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Bears Pass On Casino Advertising, Stressing 'Values'

Crain's Chicago Business, August 21, 2012

While some NFL teams will feature casino advertising on stadium signage for the first time this year under a new league policy, the Chicago Bears won't be one of them.

The Bears are "choosing not to participate" in doing ad deals with casinos, said the team's vice president of sales and marketing, Chris Hibbs, who called it a decision based on "values."

"From a business partner perspective, we're lucky to have a 'less is more' philosophy where our focus is on top, blue chip brands that are highly associated with us," he said. "Adding to that, an entity in gambling doesn't feel like a fit to me, and I would surmise that some of our blue chip brands would feel the same way."

There's no shortage of potential partners that could leap at the chance to sponsor the team, with the Horseshoe Casino in Northwest Indiana and recently opened Rivers Casino in Des Plaines both involved in large-scale campaigns around the Chicago area.

With its decision, the team is potentially leaving $2 million on the table annually by keeping its distance from the gambling hotspots, though the Bears could easily attract other ad revenue from sponsors looking to associate with its classic brand, according to Chicago-based sports marketing agency IEG.

"I'm sure there is a good group of teams out there scraping for every dollar," Mr. Hibbs said. "But it's a pretty good position to be in to say our values trump the revenue."

He makes a good point, especially from the standpoint of keeping its current stable of corporate partners happy, said Jim Andrews, senior vice president at IEG, which helped the team create its current "Hall of Fame" sponsorship partner program.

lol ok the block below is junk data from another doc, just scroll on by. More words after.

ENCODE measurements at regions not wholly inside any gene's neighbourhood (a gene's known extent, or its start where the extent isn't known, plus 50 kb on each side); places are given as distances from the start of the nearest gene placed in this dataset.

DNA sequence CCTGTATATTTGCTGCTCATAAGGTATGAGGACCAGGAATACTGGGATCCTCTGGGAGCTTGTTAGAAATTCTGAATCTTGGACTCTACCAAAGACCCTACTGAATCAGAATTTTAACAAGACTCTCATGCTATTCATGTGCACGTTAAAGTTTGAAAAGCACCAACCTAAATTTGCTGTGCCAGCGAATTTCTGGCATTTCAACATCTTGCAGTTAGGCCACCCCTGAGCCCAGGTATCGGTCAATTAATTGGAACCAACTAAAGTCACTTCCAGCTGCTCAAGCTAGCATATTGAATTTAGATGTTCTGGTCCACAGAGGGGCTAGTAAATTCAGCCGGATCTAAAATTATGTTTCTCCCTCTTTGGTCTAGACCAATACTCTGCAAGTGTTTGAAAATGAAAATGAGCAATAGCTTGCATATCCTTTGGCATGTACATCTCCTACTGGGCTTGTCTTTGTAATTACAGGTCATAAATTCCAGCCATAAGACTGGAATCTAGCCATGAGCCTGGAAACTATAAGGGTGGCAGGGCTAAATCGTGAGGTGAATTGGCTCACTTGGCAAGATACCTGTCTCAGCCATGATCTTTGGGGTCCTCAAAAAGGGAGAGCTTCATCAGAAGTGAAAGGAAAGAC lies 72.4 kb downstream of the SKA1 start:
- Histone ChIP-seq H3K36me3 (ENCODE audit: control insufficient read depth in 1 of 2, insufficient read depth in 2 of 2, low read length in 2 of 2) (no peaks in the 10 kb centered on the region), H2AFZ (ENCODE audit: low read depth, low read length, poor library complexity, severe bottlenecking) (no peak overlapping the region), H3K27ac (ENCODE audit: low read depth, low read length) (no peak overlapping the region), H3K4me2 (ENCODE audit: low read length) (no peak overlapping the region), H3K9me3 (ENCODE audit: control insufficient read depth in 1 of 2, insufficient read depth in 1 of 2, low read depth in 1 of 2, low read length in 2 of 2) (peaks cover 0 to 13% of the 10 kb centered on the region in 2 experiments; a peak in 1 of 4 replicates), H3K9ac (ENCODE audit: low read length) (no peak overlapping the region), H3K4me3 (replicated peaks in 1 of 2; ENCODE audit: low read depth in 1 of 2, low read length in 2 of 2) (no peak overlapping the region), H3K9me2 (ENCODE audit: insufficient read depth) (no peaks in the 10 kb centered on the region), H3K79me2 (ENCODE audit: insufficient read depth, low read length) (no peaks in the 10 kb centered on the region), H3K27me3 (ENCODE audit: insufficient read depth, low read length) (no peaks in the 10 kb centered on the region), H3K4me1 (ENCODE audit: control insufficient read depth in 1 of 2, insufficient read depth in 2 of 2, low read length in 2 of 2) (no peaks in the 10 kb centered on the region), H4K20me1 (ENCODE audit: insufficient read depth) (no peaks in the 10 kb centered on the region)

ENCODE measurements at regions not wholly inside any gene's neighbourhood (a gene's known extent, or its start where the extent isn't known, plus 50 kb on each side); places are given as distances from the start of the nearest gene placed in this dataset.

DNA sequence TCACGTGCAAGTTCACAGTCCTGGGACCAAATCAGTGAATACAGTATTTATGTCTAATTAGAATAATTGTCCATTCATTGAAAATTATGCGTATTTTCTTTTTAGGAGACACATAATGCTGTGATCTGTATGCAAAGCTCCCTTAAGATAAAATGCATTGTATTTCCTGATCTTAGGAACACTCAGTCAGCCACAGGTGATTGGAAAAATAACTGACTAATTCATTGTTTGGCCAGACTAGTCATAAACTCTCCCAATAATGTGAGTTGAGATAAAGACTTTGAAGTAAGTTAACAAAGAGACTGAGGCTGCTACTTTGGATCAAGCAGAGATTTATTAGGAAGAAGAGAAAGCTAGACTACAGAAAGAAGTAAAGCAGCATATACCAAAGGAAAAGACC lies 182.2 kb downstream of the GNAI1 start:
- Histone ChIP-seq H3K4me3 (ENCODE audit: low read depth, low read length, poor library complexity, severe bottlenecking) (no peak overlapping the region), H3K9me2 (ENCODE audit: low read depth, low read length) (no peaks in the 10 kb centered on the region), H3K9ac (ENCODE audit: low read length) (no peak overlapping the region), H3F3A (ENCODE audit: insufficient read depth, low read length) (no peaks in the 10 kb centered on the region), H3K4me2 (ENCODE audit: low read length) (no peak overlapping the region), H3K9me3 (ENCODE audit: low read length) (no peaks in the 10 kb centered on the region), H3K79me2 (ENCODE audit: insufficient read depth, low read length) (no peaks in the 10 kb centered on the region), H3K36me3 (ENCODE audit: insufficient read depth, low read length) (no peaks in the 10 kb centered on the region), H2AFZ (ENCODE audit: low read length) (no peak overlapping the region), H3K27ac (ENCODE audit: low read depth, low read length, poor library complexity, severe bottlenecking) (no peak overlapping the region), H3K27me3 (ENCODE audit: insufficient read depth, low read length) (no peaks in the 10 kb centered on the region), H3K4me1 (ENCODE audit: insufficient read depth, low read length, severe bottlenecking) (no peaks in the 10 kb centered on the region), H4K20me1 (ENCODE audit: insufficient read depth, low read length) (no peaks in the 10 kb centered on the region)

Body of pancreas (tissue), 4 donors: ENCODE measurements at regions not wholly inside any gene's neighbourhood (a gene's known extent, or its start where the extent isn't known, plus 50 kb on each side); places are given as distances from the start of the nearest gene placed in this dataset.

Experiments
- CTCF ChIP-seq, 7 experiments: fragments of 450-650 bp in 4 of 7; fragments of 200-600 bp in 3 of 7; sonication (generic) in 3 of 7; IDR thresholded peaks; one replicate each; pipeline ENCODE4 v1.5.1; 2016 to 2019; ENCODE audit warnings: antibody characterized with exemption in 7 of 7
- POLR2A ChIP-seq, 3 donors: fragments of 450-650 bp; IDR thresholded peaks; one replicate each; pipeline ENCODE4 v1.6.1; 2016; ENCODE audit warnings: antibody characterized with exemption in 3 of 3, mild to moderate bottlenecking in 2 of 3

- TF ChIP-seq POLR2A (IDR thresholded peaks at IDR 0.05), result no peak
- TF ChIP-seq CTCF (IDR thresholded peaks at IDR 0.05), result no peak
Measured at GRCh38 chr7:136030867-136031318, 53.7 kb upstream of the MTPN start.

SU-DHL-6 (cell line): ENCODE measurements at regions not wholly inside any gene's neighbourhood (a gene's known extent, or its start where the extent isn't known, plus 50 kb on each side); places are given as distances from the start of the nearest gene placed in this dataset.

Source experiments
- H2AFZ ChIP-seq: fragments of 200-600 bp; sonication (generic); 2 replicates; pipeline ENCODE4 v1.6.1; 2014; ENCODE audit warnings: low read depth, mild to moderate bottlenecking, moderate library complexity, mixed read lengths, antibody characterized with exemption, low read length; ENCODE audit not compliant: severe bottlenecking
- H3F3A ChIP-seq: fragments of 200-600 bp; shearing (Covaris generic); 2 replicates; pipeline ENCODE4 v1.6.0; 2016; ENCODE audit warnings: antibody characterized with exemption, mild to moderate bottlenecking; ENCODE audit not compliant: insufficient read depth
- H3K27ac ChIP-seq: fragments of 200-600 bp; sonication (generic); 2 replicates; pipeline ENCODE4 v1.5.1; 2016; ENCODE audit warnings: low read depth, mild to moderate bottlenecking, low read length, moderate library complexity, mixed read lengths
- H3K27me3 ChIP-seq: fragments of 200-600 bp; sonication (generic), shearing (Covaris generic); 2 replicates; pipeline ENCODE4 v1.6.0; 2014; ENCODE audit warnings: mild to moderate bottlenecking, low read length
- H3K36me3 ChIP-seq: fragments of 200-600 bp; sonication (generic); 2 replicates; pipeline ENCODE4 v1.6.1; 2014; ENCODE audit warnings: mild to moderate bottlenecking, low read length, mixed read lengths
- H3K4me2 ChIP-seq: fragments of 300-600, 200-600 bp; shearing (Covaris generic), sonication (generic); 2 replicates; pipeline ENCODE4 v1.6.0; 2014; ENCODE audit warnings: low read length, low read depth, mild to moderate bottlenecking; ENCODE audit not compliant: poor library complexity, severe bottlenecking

"When you start to get out of 'blue chip' territory and make deals with second-tier brands or categories that are not what we think of as 'blue chip,' like banking, automotive and telecommunications, you are diminishing your own brand," Mr. Andrews said.

Still, the Bears are one of a handful of teams in the NFL that miss out on several million dollars each year because they can't sell naming rights to Soldier Field, forcing them to be a little more creative in how they drum up extra revenue.

For now, it will be interesting to see how many teams embrace casinos now that the league has opened up the category.

The San Diego Chargers and Arizona Cardinals had deals with Indian tribes that operate casinos in their markets, which they've been able to advertise only by promoting the names of the tribes (which are also the names of the casinos).

Those "loophole" deals are worth between $800,000 and $1 million each year, according to IEG.

The new casino ad rules are just a two-year trial effort by the league, and there are restrictions — signage can only be in the upper bowls of the stadium to avoid most television cameras and 5 percent of the value of each team's ad deal must go to the NFL's anti-gambling program for its employees.

The funny thing is, gambling plays a significant role in the NFL's popularity, from the average fantasy football geek to the high-stakes addict.

The Super Bowl alone draws as much as $100 million in wagers each year, according to the Nevada Gaming Commission, with nearly $1 billion in bets throughout the season (and that's just here in the U.S.).

It makes for an interesting discussion about the balance of branding and the bottom line.